For years, I have devoted one of my garden beds to two of the traditional “three sisters” grown by Native Americans. My corn and squash have always been content with this arrangement, but the third “sister”, beans, has its own space. Until recently, I’ve grown exclusively bush beans, rather than the pole varieties that would climb the corn. Had I interplanted the beans with the corn and squash, each would have had a role to perform. Beans fix nitrogen for squash and corn; squash shade the soil, preserving moisture and keeping down weeds; and corn provides poles for the beans to climb. Absent the beans, the squash still shade the soil. Its scratchy stems and leaves also provide the corn with protection from hungry critters. The corn, however, no longer contributes to the relationship. This year, my squash decided it had had enough of these free-loaders and set about annihilating them.
I must admit to some culpability in this situation. First, there was the overly ambitious ordering of seed in January, which, as usual, resulted in surprises in my seed box at planting time. This year, one of those surprises was “sweet dumpling” winter squash. My planting-self had little recollection of my ordering-self’s thought process, but surely there was a good reason for ordering the seed, so into the garden it went. I couldn’t bring myself to reduce my normal number of butternuts or pumpkins, so the net result was two additional vining squash in my already filled-to-capacity squash bed.
Then there was my effort to outsmart the squash vine borers. Last year, my squash were devastated by the creepy crawlers. Even the normally resistant butternuts were attacked. Researching possible solutions, I found several ideas. There was the old “slit the stem and kill the bugger” method, which I had used in the past. While a certain amount of satisfaction can be derived from squishing the borers, I’ve never had much success with this method. Perhaps I fail to notice the borers until the vine is too far gone. Another method is to cover the plants with row cover. I imagine that would be fine with bush varieties, but with large vines, especially interplanted with tall corn, it seems impractical. Finally, I came across the suggestion to pinch the growing tips, thereby encouraging the plant to produce more vines, in the hope that one or more of them would avoid attack by the dreaded borer. Well, that seemed like an excellent idea, so out I went to pinch squash vines! Sure enough, each plant produced more vines, further crowding my already crowded bed.
Lastly, there was the matter of the somewhat excessive order of Leaf-gro compost, much of which ended up in the bed in question. The net result was the creation of perfect conditions for the monster that arose from my normally tranquil garden … SQUASHZILLA!
Squashzilla started its reign of terror by outgrowing the free-loading corn in its midst. Huge leaves loomed tall over the young corn, shading it out. I tried to counter this by bending leaves aside, even breaking off a few, to give the corn room to grow. After all, corn is a tall plant. With a little time, it would be above the level of the squash and peace would be restored. After about a week of this, I abandoned the effort in half of the bed, where the corn seemed a bit weaker. Some of the remaining corn seemed poised to pop up above the level of the squash, so I continued helping it a bit longer before deciding to leave it to its own devices and sow additional corn where I had recently pulled up cauliflower.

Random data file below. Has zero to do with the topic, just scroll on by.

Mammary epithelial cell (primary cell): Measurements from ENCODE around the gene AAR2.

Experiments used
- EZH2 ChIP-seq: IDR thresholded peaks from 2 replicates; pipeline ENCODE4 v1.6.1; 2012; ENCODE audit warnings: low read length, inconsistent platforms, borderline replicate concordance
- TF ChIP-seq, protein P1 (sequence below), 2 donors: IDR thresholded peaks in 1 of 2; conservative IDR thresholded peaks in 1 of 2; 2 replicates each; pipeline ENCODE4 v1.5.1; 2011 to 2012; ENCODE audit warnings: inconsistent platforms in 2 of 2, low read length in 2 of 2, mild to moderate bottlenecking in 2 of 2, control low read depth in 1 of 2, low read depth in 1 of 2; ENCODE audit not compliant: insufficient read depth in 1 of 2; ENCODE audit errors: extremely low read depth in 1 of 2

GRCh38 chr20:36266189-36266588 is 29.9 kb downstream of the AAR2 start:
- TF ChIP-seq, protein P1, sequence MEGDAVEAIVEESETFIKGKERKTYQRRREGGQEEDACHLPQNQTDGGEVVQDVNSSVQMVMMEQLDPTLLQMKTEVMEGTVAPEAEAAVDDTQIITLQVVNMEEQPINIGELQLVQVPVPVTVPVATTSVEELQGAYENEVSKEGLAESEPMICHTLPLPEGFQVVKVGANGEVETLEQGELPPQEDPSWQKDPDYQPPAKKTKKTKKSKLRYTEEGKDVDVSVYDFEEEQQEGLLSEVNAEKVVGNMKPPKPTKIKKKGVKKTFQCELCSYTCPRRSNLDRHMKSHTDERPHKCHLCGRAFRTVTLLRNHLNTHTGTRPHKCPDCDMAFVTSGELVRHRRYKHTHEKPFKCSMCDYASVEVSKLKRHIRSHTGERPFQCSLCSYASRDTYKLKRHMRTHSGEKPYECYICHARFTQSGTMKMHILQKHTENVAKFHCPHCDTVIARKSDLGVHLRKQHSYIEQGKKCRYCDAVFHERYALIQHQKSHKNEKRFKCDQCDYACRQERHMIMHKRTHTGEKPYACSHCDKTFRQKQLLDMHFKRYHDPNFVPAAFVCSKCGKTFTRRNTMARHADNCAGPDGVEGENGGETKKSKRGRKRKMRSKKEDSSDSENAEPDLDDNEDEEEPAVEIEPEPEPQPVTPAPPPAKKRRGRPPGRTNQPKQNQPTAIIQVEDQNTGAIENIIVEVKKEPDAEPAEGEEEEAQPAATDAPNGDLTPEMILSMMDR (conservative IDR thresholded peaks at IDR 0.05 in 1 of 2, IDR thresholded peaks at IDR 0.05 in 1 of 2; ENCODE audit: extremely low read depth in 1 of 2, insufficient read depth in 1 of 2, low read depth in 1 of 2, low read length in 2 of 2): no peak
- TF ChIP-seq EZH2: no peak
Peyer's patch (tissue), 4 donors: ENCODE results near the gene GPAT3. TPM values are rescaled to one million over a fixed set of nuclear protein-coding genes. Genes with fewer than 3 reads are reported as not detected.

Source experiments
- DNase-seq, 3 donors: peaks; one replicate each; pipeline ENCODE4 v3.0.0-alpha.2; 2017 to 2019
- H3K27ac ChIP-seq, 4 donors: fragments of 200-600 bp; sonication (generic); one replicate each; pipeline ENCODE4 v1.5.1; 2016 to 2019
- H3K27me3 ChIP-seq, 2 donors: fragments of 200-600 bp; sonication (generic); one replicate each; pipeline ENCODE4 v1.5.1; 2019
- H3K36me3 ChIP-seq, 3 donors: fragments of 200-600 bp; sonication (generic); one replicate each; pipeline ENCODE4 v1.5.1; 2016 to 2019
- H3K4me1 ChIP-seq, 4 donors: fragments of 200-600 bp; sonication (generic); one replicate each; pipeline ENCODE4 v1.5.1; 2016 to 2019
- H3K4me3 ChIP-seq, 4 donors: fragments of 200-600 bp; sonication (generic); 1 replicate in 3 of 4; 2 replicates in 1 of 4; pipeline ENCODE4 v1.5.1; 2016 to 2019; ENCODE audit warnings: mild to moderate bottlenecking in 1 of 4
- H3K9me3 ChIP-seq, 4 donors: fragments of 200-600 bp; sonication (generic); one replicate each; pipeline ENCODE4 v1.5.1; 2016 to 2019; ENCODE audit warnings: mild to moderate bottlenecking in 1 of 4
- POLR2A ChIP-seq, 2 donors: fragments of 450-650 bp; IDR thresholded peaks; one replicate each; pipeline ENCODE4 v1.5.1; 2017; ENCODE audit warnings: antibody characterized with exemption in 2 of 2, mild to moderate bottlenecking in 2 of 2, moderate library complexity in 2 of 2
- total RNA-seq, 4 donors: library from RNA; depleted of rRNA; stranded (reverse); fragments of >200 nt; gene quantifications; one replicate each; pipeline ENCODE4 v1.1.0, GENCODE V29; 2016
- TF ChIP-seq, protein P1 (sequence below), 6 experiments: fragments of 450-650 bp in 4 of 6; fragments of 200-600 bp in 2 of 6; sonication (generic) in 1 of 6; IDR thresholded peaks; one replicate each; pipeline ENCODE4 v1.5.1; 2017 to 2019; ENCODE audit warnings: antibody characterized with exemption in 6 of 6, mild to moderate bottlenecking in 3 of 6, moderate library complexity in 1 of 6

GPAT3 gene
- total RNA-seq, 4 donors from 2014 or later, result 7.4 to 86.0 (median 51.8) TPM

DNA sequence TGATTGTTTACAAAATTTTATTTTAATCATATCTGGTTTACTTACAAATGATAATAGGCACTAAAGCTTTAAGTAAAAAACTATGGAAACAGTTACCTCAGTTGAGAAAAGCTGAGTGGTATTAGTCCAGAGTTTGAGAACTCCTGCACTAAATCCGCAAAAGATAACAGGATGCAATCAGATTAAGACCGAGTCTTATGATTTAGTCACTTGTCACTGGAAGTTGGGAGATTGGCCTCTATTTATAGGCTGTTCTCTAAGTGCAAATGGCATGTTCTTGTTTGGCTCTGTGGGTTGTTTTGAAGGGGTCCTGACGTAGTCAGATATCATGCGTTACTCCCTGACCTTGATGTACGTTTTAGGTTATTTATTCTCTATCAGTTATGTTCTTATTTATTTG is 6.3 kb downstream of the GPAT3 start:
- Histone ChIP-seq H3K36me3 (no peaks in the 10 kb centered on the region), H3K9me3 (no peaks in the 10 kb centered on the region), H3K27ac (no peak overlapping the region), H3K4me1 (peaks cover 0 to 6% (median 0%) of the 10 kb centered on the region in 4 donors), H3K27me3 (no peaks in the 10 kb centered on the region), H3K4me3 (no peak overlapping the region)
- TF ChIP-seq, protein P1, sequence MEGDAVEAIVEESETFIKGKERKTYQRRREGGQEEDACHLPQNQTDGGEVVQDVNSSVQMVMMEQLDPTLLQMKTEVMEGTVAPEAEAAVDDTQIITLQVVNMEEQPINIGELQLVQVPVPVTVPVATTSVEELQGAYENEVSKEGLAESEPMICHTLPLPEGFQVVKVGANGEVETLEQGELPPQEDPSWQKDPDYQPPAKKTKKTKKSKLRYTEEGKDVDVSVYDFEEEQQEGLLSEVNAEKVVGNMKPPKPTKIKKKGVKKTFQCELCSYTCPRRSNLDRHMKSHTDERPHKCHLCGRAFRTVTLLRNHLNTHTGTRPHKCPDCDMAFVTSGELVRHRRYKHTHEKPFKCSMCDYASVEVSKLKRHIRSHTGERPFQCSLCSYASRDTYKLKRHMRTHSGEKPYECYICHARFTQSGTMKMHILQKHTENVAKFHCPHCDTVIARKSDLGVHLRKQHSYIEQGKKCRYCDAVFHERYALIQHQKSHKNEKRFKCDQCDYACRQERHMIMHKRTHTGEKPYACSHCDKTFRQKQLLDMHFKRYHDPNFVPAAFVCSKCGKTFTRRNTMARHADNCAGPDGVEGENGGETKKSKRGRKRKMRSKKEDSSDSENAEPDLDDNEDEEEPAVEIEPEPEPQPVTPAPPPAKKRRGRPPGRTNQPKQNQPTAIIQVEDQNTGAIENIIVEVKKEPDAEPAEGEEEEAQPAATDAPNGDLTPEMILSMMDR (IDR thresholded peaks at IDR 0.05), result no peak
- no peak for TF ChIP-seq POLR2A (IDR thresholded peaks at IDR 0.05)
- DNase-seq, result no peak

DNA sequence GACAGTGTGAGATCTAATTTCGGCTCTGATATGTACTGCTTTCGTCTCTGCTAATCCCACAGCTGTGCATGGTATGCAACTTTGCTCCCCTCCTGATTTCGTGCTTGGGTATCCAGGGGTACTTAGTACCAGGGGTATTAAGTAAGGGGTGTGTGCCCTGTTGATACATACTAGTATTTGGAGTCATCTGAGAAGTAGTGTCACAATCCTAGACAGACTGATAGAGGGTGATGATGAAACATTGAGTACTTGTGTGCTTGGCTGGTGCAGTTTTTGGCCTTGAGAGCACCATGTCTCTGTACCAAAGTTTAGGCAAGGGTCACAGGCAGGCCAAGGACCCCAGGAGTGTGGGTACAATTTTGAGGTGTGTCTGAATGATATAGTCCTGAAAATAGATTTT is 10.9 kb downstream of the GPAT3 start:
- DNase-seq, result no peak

That stronger section of corn did eventually rise above Squashzilla, only to be knocked down by the derecho. Oh, well, how would I ever have reached it to harvest it, anyway? Squashzilla had erased any semblance of a path and was heading across adjacent beds.
At one end of the squash bed is a bed of potatoes. Having squash growing through that bed is not a problem. The tops are starting to die back anyway, and I’ll be able to get in to harvest spuds. Behind the squash is the fence separating me from my tolerant neighbor; also fine, but after climbing the fence, the vines are showing no interest in proceeding into the dense shade of her evergreens. At the other end of Squashzilla’s territory is a bed of tomatoes. I’d rather the squash not start climbing the tomato cages, so I’ve been re-routing them a bit, but mostly tolerating them.
In front of Squashzilla, and in the direction it shows the most interest in growing, is a bed with okra and sweet potatoes. I’ve been diligently re-routing the vines away from the sweet potatoes, but allowing it in the okra. After all, the okra is taller than the squash, so they should be able to coexist peacefully. That worked fine until I started to harvest okra. The plants in front presented no problem, but I couldn’t reach across the bed to the plants in back and there was no longer a path between the beds. After a little thought, I arrived at a solution that should be mutually beneficial to me and the beast. I placed boards across the bed, giving me a place to step while picking okra. Each morning, I check under the boards for squash bugs that are hiding there and kill them. I’ve also used the boards to reach into Squashzilla’s lair and surgically remove a few vine borers. Did I get them in time this time? I think I may have and the monster may live to continue its reign of terror.
Meanwhile, in the other end of the garden, another monster is rearing its ugly (but delicious) head. My normally mild-mannered muskmelons are running amok, eliminating paths and heading into the pepper patch and across the lawn. Year of the Leafy Greens? Not in my garden! More like year of the cucurbit! Thank goodness I neglected to plant that interesting cucumber variety I ordered in January!